The British Supreme Court issued its first court order this week via Twitter. The publication on the microblog – which is apparently the first of its kind – was the way found by the judges to contact an (anonymous) user of the service who maintained a profile pretending to be someone else.
Blogger Donal Blaney asked the court to issue an order against a Twitter user, of unknown identity, who impersonated him.
The decision of the judicial body, which confirms that Donal Blaney’s copyright is being harmed, calls on the user to identify himself or stop the misappropriation of the victim’s identity.
In the lawsuit, the lawyers asked to condemn the account www.twitter.com/blaneysblarney – a profile maintained by a user who pretends to be Donal Blaney, and through which he posts messages that the victim considers to be «slightly unpleasant», reports BBC News.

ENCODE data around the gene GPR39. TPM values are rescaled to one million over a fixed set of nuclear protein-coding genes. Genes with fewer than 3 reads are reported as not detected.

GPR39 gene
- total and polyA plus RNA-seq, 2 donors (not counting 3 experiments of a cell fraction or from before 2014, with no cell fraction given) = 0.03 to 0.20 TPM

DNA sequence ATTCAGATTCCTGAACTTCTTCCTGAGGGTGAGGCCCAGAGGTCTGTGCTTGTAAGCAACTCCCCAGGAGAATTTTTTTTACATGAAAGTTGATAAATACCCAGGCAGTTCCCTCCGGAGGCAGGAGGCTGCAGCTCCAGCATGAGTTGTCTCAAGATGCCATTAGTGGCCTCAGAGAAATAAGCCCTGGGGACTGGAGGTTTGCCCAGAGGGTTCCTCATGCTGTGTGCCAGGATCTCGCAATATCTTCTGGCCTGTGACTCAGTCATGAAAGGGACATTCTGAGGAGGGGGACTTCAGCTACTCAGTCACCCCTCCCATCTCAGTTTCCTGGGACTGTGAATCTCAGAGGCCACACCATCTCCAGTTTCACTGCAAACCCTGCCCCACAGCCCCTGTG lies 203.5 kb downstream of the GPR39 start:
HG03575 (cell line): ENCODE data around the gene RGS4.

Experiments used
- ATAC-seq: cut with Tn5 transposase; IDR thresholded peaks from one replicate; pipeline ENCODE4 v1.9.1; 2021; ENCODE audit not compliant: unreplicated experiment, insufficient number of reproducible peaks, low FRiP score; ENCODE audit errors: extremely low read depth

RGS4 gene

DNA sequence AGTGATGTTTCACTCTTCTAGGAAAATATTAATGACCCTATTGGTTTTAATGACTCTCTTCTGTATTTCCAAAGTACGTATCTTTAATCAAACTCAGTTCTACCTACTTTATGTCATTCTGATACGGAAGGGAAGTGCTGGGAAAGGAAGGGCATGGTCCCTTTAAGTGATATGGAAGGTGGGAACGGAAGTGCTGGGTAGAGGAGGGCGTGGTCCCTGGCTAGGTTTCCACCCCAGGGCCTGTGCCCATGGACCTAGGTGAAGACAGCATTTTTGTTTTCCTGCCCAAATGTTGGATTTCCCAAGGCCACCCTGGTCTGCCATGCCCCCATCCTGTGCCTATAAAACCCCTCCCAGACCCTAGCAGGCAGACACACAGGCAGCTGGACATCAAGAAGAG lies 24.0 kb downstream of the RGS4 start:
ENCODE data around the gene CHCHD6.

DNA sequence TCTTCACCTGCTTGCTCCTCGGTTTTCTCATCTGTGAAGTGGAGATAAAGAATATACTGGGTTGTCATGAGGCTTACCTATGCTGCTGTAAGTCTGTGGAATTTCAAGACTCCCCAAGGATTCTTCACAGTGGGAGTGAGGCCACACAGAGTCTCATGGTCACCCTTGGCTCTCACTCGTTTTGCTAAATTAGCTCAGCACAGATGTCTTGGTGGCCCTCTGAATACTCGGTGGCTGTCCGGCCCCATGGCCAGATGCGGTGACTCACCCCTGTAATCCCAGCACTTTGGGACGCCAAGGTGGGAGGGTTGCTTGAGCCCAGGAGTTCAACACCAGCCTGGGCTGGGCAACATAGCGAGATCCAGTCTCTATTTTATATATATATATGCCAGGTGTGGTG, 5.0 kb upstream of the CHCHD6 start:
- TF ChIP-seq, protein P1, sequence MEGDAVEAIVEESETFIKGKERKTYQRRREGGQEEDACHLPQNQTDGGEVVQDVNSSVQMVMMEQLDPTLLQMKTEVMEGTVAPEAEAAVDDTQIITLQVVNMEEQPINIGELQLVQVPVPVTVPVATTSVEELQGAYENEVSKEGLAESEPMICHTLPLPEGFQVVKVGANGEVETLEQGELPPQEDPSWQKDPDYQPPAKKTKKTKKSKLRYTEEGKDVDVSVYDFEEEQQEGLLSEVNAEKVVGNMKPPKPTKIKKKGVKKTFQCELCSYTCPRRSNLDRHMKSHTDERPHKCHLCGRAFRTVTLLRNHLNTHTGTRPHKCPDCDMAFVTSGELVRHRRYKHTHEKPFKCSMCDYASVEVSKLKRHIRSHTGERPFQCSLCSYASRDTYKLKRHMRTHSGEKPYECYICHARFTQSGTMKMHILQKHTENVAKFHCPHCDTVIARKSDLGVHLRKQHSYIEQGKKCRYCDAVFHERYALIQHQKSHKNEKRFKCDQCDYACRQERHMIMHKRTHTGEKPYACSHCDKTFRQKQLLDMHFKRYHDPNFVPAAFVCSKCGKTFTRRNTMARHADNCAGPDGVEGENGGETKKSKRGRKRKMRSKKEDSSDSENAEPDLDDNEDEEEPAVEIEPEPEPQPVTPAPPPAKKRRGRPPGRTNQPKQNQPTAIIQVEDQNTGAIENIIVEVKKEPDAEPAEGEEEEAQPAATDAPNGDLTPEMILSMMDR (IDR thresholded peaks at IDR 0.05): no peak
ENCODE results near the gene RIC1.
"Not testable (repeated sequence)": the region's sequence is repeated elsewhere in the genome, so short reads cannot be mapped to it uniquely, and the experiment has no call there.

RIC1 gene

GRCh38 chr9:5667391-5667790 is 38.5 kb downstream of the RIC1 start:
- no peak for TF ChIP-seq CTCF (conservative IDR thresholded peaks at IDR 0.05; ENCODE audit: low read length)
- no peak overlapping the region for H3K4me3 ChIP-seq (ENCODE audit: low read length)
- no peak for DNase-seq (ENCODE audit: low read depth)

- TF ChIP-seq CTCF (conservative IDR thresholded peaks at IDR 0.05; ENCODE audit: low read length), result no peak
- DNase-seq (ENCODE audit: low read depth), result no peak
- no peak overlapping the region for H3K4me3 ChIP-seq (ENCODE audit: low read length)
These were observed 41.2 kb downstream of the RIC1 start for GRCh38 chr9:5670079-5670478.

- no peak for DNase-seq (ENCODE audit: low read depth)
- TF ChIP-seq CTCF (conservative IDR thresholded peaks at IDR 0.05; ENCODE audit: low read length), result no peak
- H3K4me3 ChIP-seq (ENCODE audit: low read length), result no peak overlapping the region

For this reason, he decided to request the intervention of the English courts, which he considered preferable to the more time-consuming option of asking Twitter – based in California (USA) – to take action. Donal Blaney – who in addition to being a blogger, is a lawyer – said he was «inspired» by a recent case in Australia, where Facebook was used to issue a court order.
The unusual case is generating unrest due to the implications it may have for the future of the blogosphere.
«I think it is a historic decision to issue a court order via Twitter,» said Konstantinos Komaitis, professor of computer and telecommunications at the Faculty of Law at the University of Strathclyde in Glasgow, quoted by the newspaper El Mundo.
The same source explains that a precedent is being created that could be invoked in the future, in similar cases.